ICT as a pathway to enhancing the involvement of youth and women in agriculture
By John Karuitha and Bob Wekesa
In the previous article, we discussed value chains and policies as factors in the role of women and youth in African agriculture and food security. In this article, we discuss some technological pathways for redressing the challenges.
Technology can be useful in curing market failures, particularly because the youth are especially more receptive of information technology (IT) that they could harness in this respect. The youth are more receptive of information technology than their seniors and this can help address issues of youth and women apathy towards agriculture. The youth’s capacity to develop and exploit technology gives them a twin advantage; they can either develop agricultural technology to sell or can innovate technology for use in their agricultural ventures. Indeed, it is worth noting that the strongest motivator for women and youth to engage in agriculture is to make the sector more lucrative.
Information technology can help improve farm productivity by improving decision-making and farm management. For instance, ICT-enabled record keeping would be instrumental in tracking farm data such as tracking the cost of inputs and the profits or losses from yields. Likewise, technology could allow farmers to access up-to-date weather information.
Regarding land tenure as a limitation, an important aspect is the digitization of land ownership and land transfer systems leading to benefits such as access to capital. As a case in point, a low-cost approach to land registration and certification of restricted property rights that was implemented in Ethiopia from the late 1990s led to enhanced land rental market participation of (potential) tenant and landlord households, and especially participation of female-headed landlord households. The youth would also benefit from such an approach.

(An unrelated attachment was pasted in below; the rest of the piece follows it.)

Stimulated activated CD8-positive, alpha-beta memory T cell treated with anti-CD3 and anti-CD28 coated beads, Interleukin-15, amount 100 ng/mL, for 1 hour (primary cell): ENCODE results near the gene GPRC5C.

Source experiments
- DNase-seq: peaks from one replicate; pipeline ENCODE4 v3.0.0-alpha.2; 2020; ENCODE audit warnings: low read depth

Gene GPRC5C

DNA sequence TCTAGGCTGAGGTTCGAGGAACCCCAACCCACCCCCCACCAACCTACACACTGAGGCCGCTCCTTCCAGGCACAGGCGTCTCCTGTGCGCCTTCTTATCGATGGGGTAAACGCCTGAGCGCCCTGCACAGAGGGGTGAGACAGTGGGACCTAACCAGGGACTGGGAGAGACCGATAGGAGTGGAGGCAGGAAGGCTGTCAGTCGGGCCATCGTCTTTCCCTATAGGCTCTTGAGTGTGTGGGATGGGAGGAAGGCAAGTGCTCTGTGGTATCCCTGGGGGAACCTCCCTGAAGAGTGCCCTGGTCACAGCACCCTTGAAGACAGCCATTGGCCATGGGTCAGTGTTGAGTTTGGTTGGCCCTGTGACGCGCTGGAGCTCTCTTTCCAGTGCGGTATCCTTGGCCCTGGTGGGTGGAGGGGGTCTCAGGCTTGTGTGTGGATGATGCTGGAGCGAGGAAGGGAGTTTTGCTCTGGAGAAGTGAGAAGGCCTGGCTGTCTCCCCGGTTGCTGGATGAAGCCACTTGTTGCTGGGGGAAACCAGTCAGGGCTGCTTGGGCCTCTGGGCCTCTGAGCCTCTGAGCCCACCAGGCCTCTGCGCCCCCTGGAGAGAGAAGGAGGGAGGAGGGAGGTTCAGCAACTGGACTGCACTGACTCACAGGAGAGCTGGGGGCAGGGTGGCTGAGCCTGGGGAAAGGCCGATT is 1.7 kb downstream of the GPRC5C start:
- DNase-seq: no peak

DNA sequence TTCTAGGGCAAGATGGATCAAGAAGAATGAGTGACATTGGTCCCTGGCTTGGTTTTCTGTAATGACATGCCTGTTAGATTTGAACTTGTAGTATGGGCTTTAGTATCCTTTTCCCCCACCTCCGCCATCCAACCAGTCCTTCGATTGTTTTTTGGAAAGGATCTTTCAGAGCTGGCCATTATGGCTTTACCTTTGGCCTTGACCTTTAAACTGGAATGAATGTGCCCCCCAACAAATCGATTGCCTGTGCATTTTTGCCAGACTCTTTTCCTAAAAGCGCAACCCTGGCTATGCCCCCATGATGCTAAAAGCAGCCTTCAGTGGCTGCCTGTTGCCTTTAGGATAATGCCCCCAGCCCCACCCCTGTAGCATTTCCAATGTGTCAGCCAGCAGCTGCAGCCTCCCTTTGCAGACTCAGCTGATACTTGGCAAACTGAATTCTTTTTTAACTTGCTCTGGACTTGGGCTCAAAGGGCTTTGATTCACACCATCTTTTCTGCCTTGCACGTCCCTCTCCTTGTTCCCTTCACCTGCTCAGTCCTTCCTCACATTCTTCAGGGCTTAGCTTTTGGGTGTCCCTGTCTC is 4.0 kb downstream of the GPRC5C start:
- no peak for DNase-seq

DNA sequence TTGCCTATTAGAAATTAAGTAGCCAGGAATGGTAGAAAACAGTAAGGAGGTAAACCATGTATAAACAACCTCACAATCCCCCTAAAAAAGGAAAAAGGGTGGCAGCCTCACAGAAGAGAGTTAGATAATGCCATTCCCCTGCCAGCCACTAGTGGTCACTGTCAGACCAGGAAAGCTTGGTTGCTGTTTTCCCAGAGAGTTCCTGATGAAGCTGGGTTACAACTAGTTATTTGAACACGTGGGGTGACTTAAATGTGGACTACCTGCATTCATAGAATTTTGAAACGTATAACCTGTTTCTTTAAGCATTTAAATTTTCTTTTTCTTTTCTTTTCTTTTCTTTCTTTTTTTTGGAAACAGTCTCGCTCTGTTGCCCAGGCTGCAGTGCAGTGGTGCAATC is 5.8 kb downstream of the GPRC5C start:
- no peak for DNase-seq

Access to capital presents a challenge that countries have tackled using the concept of microfinance and digital lending to supplement youth and women focused state funds. The main challenge in Africa is that many people neither access nor use financial services leave alone apply for a loan facility as they do not have bank accounts in the first place. The advent of mobile money allows more people, especially in rural areas to save and borrow. However, the size and duration of loans may not be adequate to finance farming.
Information technology systems that link farmers and customers, financial technology applications that allow farmers to access credit, savings and insurance products are especially promising. These technologies could also aid in improving farm productivity by allowing farmers to access information regarding latest farming techniques and access to weather information.